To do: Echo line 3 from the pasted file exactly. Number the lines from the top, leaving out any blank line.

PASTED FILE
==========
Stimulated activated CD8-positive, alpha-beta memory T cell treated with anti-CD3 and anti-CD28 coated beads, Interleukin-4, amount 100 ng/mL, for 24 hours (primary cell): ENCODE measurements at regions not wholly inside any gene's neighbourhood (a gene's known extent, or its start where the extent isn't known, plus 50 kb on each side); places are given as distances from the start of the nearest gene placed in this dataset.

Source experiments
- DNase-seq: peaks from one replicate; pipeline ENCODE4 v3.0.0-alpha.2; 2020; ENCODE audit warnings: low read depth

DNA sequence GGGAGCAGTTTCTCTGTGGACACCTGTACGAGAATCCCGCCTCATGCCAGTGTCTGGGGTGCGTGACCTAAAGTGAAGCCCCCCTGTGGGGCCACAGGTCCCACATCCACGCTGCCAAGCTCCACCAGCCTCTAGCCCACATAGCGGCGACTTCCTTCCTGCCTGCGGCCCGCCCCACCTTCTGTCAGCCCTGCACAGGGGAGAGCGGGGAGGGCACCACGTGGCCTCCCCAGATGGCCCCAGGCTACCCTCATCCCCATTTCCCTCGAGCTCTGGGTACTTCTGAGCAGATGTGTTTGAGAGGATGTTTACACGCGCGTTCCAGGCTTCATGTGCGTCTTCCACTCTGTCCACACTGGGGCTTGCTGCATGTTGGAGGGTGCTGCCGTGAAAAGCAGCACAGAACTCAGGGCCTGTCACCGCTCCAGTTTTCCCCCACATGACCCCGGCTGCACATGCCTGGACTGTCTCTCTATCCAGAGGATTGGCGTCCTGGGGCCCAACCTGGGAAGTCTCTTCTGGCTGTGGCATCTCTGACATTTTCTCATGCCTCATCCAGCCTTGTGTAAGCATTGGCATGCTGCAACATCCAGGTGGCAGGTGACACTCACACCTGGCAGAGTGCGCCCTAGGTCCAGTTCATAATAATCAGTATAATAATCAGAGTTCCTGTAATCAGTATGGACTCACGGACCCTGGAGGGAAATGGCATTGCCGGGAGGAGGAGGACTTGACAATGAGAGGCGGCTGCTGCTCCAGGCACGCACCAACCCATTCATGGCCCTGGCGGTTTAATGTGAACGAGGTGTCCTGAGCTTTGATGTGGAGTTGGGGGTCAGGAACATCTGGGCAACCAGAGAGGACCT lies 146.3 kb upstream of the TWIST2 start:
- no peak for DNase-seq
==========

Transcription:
- DNase-seq: peaks from one replicate; pipeline ENCODE4 v3.0.0-alpha.2; 2020; ENCODE audit warnings: low read depth